With Richee Bree (left) & Danny O’Brien at Laughter Lounge

As well as my gigs at the International, the centerpiece of this trip for me was a weekend gig at The Laughter Lounge. So I found myself doing two gigs on Thursday and Sunday and three on Friday and Saturday. It involved a lot of walking back and forth but, since everyone in this town operates on Irish time, I was never late for my sets. 

I figure I made more than 2,000 people laugh during this six-day stay and that isn’t bad for an old lady.

My first gig in Dublin is always the Wednesday show at Jonny Hughes’ Anseo and performing there feels like a homecoming for me. I have been performing at this small but beautiful space for at least six years. It was created by Aidan Killian who still books me for HIS clubs in the Bangkok and Singapore, but Jon took it over the place almost immediately because Aidan has always done so much traveling.

Sundays in Dublin are always wonderful because I drop in at Danny O’Brien’s’ Comedy Crunch where the audience gets in for nothing and gets free ice cream at the break. Although why anyone in their right mind would want ice cream when the temperature in Dublin feels like it is below zero with wind and rain is beyond me.

From there I go to the International for my final performance. The Irish like their whiskey and begin greasing up at four in the afternoon at the very least. Most of the shows begin at nine p.m. and, by that time, the less hearty are three sheets to the wind and the tougher natives are just beginning to feel the alcohol they have been filtering into their system for the past five hours.

My last night in Dublin was Monday at Cherry Comedy in Whelan’s doing jokes for a relatively sober group a bit more settled and older than the weekend crowds. Then the Woolshed Baa, which was originally Al Porter’s venue until he disgraced himself.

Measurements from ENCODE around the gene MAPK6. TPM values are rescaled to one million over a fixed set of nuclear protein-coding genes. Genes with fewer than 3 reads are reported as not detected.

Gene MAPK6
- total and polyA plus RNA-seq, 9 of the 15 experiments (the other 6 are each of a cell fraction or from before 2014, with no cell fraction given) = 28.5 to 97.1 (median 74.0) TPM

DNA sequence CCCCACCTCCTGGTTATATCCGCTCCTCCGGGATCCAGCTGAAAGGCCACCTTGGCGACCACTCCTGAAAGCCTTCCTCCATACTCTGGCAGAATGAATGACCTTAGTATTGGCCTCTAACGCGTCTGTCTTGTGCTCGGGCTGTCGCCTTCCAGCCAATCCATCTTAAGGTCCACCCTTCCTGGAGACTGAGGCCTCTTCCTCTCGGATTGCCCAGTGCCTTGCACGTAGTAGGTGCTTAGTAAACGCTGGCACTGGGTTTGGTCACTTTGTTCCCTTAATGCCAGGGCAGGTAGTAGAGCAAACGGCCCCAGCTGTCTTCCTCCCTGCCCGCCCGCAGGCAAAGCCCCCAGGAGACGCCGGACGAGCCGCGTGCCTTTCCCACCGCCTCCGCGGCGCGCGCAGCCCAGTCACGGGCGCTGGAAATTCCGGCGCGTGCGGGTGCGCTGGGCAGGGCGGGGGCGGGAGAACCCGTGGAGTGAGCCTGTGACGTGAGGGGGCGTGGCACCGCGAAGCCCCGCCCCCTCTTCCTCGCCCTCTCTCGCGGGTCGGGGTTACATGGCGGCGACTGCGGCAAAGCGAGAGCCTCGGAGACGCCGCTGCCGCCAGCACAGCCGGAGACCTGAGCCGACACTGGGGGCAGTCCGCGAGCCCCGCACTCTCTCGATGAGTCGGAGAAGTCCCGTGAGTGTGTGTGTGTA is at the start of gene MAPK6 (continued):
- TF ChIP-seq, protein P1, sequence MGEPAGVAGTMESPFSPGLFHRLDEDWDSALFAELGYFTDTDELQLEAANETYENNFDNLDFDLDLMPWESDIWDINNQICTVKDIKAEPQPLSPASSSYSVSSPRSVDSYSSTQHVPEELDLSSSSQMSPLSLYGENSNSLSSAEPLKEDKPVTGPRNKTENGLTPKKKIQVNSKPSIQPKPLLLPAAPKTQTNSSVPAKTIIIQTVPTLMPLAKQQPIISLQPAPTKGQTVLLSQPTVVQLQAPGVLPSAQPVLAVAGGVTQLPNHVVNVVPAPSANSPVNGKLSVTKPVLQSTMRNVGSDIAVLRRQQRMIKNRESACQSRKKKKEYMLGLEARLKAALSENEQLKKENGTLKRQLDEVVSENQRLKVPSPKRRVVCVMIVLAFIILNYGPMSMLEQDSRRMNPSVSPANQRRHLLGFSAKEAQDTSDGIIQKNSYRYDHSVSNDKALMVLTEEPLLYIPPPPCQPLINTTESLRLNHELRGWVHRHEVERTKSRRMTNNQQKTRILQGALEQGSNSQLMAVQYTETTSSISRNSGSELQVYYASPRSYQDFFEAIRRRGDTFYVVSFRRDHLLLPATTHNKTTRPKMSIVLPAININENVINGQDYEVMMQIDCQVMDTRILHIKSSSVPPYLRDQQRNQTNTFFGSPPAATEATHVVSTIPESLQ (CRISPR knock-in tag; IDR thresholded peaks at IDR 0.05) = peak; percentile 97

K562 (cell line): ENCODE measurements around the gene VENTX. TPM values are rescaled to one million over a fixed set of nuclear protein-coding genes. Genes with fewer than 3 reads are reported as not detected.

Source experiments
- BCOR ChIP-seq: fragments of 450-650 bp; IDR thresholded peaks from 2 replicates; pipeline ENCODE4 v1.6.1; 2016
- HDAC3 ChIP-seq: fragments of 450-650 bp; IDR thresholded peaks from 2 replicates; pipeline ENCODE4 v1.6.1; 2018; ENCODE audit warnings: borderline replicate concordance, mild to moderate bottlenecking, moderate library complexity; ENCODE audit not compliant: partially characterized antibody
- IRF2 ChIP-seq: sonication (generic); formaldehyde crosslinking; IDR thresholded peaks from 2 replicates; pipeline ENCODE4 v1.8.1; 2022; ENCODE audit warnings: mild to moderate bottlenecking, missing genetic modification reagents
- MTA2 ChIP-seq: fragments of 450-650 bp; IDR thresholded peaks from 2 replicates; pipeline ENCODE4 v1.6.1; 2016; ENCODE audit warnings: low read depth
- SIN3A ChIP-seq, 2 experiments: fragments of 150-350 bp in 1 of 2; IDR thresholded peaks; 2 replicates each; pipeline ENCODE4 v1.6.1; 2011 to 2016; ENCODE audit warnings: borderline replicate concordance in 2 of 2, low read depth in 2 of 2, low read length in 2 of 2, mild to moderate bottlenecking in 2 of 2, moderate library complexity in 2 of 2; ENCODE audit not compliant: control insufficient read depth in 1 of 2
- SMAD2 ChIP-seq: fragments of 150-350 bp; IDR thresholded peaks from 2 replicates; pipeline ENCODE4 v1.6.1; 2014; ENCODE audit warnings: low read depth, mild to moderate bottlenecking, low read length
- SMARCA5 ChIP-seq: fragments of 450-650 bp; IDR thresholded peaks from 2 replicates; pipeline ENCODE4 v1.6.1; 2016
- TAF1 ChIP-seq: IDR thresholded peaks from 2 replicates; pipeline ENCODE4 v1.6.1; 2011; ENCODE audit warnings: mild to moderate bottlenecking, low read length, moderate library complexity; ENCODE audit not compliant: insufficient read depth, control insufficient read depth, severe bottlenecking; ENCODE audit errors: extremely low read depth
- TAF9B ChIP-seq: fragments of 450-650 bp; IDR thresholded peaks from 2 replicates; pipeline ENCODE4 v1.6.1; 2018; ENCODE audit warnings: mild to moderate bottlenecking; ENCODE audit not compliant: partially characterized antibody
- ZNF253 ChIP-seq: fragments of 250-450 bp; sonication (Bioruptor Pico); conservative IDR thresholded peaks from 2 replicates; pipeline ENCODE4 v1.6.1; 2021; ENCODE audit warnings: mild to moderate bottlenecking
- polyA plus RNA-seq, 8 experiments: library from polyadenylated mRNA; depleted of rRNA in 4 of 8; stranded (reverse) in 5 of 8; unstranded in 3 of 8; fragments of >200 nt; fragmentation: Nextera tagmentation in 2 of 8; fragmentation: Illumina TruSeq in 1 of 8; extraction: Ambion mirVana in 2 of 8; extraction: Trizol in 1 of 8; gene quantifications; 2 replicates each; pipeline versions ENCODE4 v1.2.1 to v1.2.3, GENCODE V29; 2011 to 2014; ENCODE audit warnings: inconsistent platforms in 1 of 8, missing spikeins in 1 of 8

Lynn Ruth being fruity at Cherry Comedy

The comedy club continued and it is always well attended and a good finale to my Monday series of comedy gigs.

One of the perks of returning time and time again to a city is that I have accumulated a lot of people who know me and make an effort to see me and spend time with me. I am beginning to feel like I have an Irish family just as I have one in Berlin and one in Bangkok, Jakarta and Singapore, not to mention those I left in San Francisco.

At the rate I am going I will most likely have an international crowd at my funeral.   

Though I am not at all sure that is reassuring.

Next is Stockholm, where it probably will be balmy compared to Dublin.

My God it was cold there…

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Lynn Ruth in Singapore, Ho Chi Minh City, Hanoi, Bangkok… and on Israel

Lynn Ruth now has a taste for the Far East

Lynn Ruth Miller, the irrepressible 85-year-old American comic and occasional burlesque stripper based in London, has been off on her professional travels again.

Here is an edited version of her whistle-stop diary of the trip.


SINGAPORE

This is the first time I have flown directly to Singapore from London. It is a very long flight: about 17 hours. I could have paid twice as much and gotten there two hours earlier but I am Jewish.

I do not waste money.

I have been thinking about why comedians travel as far as we all do to stand in front of a lot of strangers for as little as ten minutes or as long as an hour talking about ourselves. For me, living alone as I do, it is worth the travel and the personal inconvenience to have those few moments when I am in the spotlight making a lot of people love me – because, in that moment, they do.

But it is more than that.  

We are, after all, social animals and interaction feeds our souls. As I get older (and I sure hope I keep doing it) I realize that the impetus to keep doing this is far more than those moments on stage. It is that amazing connection with different people from different backgrounds and the jolt of surprise when I realize how similar our values are and how alike our mutual vision of what makes the good life.